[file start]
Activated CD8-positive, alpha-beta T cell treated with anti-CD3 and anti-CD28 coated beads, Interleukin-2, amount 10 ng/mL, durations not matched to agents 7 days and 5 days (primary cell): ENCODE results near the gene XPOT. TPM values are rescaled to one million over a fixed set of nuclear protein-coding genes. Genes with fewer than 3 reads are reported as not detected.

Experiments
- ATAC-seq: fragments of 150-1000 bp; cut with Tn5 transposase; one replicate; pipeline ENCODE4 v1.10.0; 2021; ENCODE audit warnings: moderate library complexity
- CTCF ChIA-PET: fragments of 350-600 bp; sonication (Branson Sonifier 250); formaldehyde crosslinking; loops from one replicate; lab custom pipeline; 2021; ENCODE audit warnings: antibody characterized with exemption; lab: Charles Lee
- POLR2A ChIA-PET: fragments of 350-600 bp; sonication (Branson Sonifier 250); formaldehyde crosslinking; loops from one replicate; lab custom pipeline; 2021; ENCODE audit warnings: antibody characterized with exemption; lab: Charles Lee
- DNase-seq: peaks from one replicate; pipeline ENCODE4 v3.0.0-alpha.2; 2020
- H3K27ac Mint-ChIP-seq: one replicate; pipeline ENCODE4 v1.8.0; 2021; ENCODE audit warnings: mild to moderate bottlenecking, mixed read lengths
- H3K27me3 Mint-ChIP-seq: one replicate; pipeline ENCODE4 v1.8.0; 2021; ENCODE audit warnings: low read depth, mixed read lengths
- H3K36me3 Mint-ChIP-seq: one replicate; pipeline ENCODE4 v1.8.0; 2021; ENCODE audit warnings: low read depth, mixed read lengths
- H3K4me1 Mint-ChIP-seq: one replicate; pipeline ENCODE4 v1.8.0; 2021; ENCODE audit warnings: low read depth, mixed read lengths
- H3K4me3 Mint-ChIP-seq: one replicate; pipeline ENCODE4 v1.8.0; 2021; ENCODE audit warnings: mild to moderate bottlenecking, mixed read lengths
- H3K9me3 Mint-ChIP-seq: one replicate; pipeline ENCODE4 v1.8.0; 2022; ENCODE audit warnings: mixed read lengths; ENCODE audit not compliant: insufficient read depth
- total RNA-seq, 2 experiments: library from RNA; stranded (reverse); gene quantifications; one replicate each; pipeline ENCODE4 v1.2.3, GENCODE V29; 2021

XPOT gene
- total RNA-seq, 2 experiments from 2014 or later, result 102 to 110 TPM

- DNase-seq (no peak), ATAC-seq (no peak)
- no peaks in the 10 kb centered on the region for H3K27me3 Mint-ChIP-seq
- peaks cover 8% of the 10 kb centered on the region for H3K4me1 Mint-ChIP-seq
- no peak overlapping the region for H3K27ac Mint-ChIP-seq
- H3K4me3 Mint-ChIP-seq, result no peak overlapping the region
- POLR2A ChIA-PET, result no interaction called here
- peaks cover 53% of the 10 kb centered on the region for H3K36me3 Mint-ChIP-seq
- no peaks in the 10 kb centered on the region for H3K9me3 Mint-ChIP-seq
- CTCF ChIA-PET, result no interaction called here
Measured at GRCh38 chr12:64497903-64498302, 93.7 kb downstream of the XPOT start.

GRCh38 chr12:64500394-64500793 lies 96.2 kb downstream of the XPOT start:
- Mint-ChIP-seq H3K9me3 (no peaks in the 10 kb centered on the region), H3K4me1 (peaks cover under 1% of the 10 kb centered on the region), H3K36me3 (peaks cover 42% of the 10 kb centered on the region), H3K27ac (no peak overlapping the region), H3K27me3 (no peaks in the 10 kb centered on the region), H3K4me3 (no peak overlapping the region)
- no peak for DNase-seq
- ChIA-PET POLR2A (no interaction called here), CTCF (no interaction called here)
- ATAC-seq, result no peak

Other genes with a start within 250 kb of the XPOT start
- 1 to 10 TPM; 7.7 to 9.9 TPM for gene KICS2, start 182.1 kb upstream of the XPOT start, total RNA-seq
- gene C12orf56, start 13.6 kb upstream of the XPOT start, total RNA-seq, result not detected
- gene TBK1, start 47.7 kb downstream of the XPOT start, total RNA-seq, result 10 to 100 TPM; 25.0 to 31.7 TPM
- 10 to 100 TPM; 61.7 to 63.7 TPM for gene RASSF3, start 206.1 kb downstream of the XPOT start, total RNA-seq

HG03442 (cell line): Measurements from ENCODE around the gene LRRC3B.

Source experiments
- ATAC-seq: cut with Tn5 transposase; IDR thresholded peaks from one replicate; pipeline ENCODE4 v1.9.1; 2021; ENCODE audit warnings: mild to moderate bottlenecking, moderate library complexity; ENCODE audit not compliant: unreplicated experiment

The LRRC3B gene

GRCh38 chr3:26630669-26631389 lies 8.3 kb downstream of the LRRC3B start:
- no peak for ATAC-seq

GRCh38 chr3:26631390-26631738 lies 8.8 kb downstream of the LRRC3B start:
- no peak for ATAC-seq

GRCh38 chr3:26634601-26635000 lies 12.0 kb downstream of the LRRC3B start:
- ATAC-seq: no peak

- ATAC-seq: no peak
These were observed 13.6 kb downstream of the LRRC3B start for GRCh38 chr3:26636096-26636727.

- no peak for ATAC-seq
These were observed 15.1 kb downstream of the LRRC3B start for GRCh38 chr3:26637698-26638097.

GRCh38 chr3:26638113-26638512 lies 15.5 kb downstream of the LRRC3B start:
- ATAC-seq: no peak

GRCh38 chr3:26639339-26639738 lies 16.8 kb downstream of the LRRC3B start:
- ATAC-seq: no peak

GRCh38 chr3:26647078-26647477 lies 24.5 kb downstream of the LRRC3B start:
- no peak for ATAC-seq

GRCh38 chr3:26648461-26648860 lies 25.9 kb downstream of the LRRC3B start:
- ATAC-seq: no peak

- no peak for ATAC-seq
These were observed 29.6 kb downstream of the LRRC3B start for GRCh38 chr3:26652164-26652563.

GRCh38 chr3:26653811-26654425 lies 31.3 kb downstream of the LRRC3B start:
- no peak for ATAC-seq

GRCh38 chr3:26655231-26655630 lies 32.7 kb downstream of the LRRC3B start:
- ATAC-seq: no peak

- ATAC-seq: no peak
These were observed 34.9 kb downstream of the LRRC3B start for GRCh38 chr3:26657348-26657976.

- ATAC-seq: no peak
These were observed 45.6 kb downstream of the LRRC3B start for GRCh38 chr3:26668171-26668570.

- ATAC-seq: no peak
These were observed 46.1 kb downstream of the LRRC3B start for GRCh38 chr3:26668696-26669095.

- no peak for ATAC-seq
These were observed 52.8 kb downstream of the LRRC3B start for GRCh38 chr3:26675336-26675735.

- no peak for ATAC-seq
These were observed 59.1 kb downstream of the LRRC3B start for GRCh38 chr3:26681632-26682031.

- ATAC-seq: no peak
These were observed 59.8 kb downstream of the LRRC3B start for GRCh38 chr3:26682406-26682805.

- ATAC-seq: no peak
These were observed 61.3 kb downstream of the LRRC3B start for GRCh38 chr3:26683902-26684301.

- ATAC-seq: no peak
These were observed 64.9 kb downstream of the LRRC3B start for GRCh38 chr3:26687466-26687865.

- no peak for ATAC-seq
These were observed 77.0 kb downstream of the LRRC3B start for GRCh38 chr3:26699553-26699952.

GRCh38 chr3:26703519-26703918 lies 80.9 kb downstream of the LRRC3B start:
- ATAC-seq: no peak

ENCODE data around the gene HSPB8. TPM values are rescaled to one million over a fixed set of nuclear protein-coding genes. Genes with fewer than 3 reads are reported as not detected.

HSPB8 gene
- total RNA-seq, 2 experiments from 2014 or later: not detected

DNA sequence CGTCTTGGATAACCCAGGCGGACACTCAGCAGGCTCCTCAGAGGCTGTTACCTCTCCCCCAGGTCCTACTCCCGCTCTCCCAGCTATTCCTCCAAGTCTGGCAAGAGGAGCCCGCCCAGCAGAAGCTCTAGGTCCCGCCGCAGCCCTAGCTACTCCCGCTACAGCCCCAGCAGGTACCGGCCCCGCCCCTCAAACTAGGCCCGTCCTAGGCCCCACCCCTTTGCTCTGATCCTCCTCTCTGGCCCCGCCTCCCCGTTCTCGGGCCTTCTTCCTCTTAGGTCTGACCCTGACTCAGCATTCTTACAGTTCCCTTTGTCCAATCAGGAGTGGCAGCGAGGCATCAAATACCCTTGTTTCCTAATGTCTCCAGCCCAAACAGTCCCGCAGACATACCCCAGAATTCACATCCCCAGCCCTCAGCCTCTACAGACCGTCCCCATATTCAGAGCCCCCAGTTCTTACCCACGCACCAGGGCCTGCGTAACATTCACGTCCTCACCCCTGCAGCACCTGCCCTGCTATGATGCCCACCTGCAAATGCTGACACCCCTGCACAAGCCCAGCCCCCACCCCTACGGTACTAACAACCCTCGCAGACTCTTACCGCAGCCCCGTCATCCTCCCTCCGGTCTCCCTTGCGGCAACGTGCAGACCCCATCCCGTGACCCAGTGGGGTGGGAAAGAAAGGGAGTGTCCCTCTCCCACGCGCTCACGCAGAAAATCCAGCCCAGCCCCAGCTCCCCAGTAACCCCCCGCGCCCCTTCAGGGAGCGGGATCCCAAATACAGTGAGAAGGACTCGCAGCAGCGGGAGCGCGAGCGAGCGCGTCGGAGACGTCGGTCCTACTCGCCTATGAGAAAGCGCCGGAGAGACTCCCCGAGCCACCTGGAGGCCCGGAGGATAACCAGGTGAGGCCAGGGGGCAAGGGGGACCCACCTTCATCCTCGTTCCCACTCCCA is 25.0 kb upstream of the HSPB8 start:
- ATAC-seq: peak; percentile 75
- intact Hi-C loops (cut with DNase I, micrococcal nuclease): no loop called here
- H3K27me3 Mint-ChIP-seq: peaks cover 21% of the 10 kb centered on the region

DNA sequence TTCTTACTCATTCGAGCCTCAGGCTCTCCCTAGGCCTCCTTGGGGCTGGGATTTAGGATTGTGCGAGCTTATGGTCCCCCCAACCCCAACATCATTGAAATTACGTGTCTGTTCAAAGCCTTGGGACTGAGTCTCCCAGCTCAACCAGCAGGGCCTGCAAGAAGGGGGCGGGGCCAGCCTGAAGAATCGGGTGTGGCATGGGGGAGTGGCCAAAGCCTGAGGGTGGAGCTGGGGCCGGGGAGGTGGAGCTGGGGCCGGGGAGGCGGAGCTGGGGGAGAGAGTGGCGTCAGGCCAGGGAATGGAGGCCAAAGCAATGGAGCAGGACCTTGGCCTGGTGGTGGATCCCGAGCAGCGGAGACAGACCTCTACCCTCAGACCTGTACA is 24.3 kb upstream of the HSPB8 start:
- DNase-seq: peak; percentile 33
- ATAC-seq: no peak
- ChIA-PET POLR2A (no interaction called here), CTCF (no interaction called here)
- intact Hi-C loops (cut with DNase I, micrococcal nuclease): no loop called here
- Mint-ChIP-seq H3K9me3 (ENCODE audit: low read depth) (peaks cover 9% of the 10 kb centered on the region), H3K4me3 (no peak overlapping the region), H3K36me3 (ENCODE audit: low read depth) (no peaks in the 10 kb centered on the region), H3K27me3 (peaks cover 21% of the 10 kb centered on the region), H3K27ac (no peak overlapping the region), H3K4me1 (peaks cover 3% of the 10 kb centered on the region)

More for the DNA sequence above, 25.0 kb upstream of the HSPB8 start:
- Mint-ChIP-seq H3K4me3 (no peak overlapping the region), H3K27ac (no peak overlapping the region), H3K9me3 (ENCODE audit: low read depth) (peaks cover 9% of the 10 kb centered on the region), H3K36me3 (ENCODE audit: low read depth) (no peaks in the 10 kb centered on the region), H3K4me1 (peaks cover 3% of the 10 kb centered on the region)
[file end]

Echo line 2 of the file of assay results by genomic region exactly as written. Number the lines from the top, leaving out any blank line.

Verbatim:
Experiments